2. The grant of summary judgment was not proper where the defendants, as movants, failed to produce evidence conclusively negating every issue of material fact.
Alton I. Rushing, Jr., filed a complaint in the State Court of Glynn County on behalf of himself and his 5 minor children against Doctor Bert H. Ellis, Doctor W. Jack Smith, Doctor Robert J. Sirmans and Miss Sue Flexer. The complaint sought recovery for the wrongful death of Mary Champey Rushing, wife and mother of the plaintiffs. The complaint alleged that Doctor Sirmans, a dentist, admitted Mrs. Rushing into the Glynn-Brunswick Memorial Hospital for the purpose of an operation to remove wisdom teeth; that Doctors Smith and Ellis were employed for the purpose of administering anesthesia during the operation; that defendant Flexer, the nurse anesthetist, was an employee of defendants Smith and Ellis; that during the operation only the defendants Sirmans and Flexer were in attendance.
The complaint further alleged that the defendants, jointly and severally, negligently caused Mrs. Rushing, while under general anesthesia, to go into cardiac arrest and negligently failed to take proper steps to revive her within a reasonable period of time, so that as a result she remained in a coma, suffered irreversible brain damage and finally died. The plaintiffs subsequently filed an amendment to their complaint which set out and specified numerous acts of negligence against each of the individual defendants.
1. It is contended by the defendants that we should not consider the amended pleadings which were filed after the hearing on the motion for summary judgment but prior to the rendition of the judge's order. Section 15 of the Civil Practice Act (Code Ann. 81A-115 (a); Ga. L. 1966, pp. 609, 627; 1968, pp. 1104, 1106) provides: "A party may amend his pleading as a matter of course and without leave of court at any time before the entry of a pretrial order." Paragraph (c) of the same section provides: "Whenever the claim or defense asserted in the amended pleading arose out of the conduct, transaction, or occurrence set forth or attempted to be set forth in the original pleading, the amendment relates back to the date of the original pleading." It is, therefore, apparent that the amendment was proper and that it should be considered in passing upon the order on the motion for summary judgment.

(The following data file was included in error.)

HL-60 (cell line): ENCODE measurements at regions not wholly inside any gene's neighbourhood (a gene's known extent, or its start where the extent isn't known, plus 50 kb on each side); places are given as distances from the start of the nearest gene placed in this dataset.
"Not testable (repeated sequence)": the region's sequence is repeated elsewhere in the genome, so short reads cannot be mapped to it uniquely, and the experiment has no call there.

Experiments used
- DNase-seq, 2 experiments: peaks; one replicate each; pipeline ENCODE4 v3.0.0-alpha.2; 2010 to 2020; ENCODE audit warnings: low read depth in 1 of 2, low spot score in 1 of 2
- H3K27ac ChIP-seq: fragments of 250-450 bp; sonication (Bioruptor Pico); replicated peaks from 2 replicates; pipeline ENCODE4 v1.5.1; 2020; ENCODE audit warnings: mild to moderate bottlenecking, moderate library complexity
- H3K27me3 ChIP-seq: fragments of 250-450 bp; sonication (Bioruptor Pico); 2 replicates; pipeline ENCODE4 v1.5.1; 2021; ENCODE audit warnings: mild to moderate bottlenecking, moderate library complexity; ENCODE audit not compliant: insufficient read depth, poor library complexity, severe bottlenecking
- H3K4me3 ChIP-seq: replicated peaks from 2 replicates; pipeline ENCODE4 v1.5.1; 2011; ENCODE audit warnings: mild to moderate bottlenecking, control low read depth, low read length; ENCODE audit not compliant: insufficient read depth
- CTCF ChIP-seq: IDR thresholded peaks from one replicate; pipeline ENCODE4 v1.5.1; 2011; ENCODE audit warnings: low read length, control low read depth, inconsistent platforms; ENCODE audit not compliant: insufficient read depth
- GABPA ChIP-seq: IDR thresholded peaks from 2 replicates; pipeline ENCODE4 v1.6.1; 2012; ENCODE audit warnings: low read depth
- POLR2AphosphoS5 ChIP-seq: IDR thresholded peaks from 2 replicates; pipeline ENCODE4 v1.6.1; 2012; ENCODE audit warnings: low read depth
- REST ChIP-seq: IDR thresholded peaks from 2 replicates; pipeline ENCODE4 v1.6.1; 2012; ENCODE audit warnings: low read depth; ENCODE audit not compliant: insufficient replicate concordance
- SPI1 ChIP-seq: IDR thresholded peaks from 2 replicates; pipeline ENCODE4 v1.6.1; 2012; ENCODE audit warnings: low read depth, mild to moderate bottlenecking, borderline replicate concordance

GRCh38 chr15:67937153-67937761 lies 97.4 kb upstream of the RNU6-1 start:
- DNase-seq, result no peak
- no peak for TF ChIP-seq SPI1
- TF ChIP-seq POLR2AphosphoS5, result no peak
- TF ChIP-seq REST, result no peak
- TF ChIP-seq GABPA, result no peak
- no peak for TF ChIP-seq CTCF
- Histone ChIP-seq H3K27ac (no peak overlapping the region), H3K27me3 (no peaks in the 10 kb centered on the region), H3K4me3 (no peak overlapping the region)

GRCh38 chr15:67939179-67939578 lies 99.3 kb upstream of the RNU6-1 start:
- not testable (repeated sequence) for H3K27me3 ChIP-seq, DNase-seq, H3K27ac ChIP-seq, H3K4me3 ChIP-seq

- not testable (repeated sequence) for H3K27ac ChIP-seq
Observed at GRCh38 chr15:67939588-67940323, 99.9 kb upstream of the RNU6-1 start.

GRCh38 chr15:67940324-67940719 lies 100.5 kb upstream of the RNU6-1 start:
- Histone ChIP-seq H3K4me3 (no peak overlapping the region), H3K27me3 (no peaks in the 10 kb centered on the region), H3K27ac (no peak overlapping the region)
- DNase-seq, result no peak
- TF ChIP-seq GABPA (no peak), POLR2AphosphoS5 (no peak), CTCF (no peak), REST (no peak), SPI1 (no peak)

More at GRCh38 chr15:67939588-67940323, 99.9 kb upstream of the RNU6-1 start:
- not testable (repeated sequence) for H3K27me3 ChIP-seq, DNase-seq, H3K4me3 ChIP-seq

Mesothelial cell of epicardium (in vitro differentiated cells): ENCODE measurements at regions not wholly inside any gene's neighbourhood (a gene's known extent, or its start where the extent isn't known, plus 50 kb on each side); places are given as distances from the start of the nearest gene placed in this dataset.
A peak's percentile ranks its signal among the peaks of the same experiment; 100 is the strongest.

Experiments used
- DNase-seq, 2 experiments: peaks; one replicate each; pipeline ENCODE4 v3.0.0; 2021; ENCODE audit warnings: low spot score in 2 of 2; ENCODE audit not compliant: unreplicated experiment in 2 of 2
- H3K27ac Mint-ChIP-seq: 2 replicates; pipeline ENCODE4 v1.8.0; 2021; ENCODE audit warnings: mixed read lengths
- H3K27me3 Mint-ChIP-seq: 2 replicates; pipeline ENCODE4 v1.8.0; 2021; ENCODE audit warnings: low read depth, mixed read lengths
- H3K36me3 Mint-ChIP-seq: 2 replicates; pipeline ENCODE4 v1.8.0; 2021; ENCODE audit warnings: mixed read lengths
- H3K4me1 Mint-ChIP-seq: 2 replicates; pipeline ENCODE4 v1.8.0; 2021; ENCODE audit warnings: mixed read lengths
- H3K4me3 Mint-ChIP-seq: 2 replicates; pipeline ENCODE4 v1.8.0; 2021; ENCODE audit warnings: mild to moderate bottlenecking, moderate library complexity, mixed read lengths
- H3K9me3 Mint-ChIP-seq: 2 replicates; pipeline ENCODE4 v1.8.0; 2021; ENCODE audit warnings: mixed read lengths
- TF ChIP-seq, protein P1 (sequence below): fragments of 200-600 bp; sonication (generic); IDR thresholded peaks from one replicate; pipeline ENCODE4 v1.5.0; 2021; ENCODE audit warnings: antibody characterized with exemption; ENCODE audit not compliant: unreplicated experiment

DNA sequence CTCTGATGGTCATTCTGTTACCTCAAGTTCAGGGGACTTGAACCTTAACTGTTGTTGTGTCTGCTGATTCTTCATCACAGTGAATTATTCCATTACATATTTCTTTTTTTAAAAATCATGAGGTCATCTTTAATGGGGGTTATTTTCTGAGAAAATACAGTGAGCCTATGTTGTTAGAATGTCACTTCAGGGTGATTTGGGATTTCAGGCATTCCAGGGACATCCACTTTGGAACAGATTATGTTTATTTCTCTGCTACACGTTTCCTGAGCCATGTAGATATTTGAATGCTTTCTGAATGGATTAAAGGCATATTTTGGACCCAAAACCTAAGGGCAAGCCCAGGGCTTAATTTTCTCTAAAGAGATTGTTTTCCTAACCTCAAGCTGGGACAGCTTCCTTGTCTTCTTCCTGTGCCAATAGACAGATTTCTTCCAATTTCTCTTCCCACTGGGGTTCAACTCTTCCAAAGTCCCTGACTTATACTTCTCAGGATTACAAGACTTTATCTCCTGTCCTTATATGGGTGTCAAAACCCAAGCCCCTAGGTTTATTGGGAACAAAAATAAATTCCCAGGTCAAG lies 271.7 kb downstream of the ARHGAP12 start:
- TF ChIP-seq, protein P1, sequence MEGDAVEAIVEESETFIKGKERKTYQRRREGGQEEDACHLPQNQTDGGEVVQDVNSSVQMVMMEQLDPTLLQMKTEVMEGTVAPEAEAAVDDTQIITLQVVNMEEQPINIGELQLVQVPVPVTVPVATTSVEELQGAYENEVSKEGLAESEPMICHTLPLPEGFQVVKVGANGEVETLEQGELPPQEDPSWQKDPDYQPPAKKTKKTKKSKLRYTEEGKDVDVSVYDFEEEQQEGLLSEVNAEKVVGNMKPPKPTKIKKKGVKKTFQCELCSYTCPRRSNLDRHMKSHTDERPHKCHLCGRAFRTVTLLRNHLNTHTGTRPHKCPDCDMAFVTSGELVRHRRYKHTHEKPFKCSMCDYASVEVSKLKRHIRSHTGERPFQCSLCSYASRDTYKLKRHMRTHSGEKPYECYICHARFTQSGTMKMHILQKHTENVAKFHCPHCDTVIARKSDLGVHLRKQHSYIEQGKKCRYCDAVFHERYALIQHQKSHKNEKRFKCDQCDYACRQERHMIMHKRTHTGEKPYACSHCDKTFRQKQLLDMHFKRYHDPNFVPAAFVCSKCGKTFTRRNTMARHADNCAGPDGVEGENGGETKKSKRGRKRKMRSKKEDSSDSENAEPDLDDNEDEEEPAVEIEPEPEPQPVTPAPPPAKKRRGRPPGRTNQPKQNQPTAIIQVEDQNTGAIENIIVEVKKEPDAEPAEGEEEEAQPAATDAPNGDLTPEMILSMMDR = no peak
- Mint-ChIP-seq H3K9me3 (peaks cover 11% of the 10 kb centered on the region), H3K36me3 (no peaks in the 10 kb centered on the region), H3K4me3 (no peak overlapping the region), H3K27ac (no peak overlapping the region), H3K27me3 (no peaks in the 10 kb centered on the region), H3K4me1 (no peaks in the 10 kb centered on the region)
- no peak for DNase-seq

2. Under our summary judgment procedure as set forth in Section 56 of the Civil Practice Act (Code Ann. 81A-156; Ga. L. 1966, app. 609, 660; 1967, pp. 226, 238) and the cases interpreting such statute, the defendants in endeavoring to obtain the grant of a summary judgment are faced with an arduous task. They must negate every material allegation of negligence; for, if one of the grounds is sufficient basis on which to predicate a recovery then every genuine issue of material fact has not been eliminated. See Colonial Stores v. Turner, 117 Ga. App. 331
, 334 (160 SE2d 672
); Matthews v. North Cobb Tire Co., 120 Ga. App. 269
, 271 (170 SE2d 57
). As held in Werbin & Tenenbaum, Inc. v. Heard, 121 Ga. App. 147 (2) (173 SE2d 114)